Too often we hear of record labels forming and, just as quickly, disintegrating because of either the reality of the long-term responsibilities needed to make a roster thrive or becoming disillusioned with its potential prosperity. It comes as no surprise, then, that a label like Joyful Noise Recordings has stood the test of time considering the myriad of creative paths they’ve forged.
Providing an innate, curatorial knack that ties together diverse artists like Kishi Bashi, Tropical Fuck Storm and Jad Fair, Joyful Noise transcends boundaries and broadens the limitations of what a record label can successfully encompass.
Established in 2003 as a means to add legitimacy to his experimental-noise band in college, founder Karl Hofstetter worked part-time releasing records for his friends’ bands until his label steadily built traction at the turn of 2010. Focusing on limited tactile releases, the idea to put out a Joan of Arc cassette tape box set seemed like an outlandish idea at the time, but was the catalyst for what fueled the label to garner a wider audience.
“I had no idea if anyone would care or if anyone would buy it, I just knew I was a huge fan of Joan of Arc and wanted to release this art object off their catalogue,” said Hofstetter in a Zoom interview with Ears to Feed. “To my surprise, it sold out in one day and that taught me a lot about the trajectory in which I should take the label.”
Building to its current team of ten employees, Joyful Noise Recordings has since come out with roughly 350 releases in various physical formats, instilling a rebellious spirit by carving out new approaches and not attempting to emulate a music industry of the past.
Joyful Noise has forged multiple revenue streams like a VIP membership program, mystery singles, rarities, unique art objects and more, which allow greater creative freedom for the label to expand and invest in new acts.
As a curatorial entity, the label has formed meaningful relationships with other innovators, which they may not have had the chance to work with if it wasn’t for their archival White Label Series. Reviving and revitalizing albums that just as easily could have disappeared into obscurity, the series sees people like Thurston Moore, St. Vincent and Lydia Lunch identifying their favorite underappreciated albums to be released by Joyful Noise.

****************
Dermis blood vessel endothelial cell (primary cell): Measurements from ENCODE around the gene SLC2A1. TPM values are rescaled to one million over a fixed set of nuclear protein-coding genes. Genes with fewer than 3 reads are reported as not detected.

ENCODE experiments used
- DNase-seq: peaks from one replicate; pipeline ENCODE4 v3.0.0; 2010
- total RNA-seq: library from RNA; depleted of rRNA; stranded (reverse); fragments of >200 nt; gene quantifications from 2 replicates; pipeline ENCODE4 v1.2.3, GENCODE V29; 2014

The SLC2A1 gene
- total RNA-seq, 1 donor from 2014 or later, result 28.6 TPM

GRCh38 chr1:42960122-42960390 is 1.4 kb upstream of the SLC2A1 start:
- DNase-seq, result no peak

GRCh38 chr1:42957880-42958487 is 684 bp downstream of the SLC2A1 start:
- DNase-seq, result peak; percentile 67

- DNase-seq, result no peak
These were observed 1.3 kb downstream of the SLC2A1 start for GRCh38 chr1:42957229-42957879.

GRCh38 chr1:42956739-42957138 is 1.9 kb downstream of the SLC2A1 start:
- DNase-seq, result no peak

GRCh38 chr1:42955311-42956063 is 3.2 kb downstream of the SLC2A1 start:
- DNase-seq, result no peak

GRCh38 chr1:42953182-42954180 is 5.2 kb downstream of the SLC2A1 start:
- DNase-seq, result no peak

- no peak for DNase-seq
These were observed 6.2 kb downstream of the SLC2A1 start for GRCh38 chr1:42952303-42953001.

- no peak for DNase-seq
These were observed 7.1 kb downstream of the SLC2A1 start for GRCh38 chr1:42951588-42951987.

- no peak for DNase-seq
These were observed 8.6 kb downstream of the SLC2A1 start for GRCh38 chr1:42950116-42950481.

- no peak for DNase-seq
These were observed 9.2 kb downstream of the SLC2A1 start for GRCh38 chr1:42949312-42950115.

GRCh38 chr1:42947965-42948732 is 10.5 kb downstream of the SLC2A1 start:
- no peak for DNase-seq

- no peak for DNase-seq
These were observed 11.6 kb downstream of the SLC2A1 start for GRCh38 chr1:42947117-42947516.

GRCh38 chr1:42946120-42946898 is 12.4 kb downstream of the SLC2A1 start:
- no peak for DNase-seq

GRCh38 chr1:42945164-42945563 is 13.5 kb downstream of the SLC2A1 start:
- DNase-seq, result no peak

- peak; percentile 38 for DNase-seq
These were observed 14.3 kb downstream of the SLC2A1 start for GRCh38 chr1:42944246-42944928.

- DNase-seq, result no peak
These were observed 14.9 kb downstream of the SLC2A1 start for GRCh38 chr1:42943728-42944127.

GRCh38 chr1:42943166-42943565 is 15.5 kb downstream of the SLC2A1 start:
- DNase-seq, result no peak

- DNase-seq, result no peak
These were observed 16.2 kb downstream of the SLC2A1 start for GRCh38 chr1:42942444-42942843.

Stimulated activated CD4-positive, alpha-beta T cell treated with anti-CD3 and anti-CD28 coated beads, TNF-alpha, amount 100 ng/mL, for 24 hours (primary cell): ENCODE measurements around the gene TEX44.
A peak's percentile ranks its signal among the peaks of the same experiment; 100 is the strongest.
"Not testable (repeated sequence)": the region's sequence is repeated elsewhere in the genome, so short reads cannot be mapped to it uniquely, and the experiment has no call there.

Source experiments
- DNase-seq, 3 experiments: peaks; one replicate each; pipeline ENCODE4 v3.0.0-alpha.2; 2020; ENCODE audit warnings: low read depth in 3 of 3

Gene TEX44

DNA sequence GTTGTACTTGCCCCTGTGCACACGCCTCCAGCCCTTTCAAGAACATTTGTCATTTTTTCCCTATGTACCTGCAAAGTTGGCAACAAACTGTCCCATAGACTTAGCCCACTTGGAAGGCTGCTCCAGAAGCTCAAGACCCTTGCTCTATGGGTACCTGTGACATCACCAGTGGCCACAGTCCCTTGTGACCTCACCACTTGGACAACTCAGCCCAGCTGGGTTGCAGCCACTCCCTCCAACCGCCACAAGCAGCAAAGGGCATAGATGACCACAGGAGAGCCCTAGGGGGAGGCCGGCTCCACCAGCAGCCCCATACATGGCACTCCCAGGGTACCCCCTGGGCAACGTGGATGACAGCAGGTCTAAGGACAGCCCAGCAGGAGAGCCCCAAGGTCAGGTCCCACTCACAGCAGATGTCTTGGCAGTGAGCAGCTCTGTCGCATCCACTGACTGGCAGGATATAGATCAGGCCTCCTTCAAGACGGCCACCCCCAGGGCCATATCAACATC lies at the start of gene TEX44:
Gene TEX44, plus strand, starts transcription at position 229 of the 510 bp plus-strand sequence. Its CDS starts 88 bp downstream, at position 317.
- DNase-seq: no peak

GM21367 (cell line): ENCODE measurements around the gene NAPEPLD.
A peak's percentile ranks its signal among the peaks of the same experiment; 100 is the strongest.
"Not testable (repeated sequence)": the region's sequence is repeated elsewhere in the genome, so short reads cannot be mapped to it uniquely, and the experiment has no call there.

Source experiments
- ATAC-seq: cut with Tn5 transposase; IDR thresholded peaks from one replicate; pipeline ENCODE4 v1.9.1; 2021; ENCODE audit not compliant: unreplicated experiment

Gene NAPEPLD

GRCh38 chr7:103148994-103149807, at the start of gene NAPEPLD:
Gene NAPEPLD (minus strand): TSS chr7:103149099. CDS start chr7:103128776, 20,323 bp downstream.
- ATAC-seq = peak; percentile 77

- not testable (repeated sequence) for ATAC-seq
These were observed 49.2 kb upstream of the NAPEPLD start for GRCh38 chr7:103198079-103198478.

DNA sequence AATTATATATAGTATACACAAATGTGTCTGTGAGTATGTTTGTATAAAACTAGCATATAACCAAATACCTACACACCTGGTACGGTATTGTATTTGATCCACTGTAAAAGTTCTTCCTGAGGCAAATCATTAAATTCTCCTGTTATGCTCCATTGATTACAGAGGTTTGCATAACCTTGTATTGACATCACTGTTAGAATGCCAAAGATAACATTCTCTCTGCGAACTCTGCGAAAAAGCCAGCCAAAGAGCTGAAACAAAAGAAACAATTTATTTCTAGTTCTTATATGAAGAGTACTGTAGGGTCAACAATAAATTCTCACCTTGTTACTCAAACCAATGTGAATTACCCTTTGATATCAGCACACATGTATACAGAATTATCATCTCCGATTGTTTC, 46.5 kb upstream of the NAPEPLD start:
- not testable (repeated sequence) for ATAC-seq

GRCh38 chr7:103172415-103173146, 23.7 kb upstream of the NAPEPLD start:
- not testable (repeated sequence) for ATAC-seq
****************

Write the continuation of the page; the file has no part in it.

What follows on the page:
“It’s really cool to be able to get a curator’s statement,” said Hofstetter. “You get this completely unknown band that no one’s ever heard of, but you [also] get this statement from David Lynch saying, ‘here’s why this record really matters.’”
Labels have had to drastically shift gears to accommodate for the lack of live shows their artists were facing and assess how to best direct an online audience to their roster. With such an ingrained and loyal fanbase, Joyful Noise were met with an increase in direct sales and enduring support from their followers. Yet, they were still accustomed to an album release being paired with bands on the road playing in front of a live audience.
“We really had to throw ideas at the wall to try and figure out how to promote records that had been released but were still very fresh in a world without touring,” said Hofstetter. “I wouldn’t say we’ve necessarily cracked that code, we’ve just done things like releasing supplemental material that points back to the record.”
An example of this is Deerhoof’s three contributory albums that supported 2020’s full length Future Teenage Cave Artists, as well as advanced listening parties where fans could interact directly with the artists in a live-streaming format.
Constantly aware of and adapting to their surroundings, Hofstetter and his team continually reassess their priorities and engage in ways to reflect the wider world while still maintaining steadfast relations with their artists.
“Our goal is always to put as much creative energy into each project so that they can really see their full potential,” Hofstetter said. “Labels really aren’t gatekeepers anymore. It’s more a matter of […] is the label the right entity to translate the artist’s vision for the general populous, is how I think of it. We definitely think of ourselves as artistic partners with each band.”
Hofstetter said a big part of Joyful Noise’s success comes in an effort to separate preconceived notions of what a label should be in its decisions.
“For me, the breakthrough happened when I gave up trying to emulate what other labels around me were doing and instead focused on my own crazy ideas and carve my own path,” he said. “I think now more than ever it’s important for labels to be their own creative voice. You’re not going to be of much value if you’re stuck in the past or if you’re thinking of a label as just a financier.”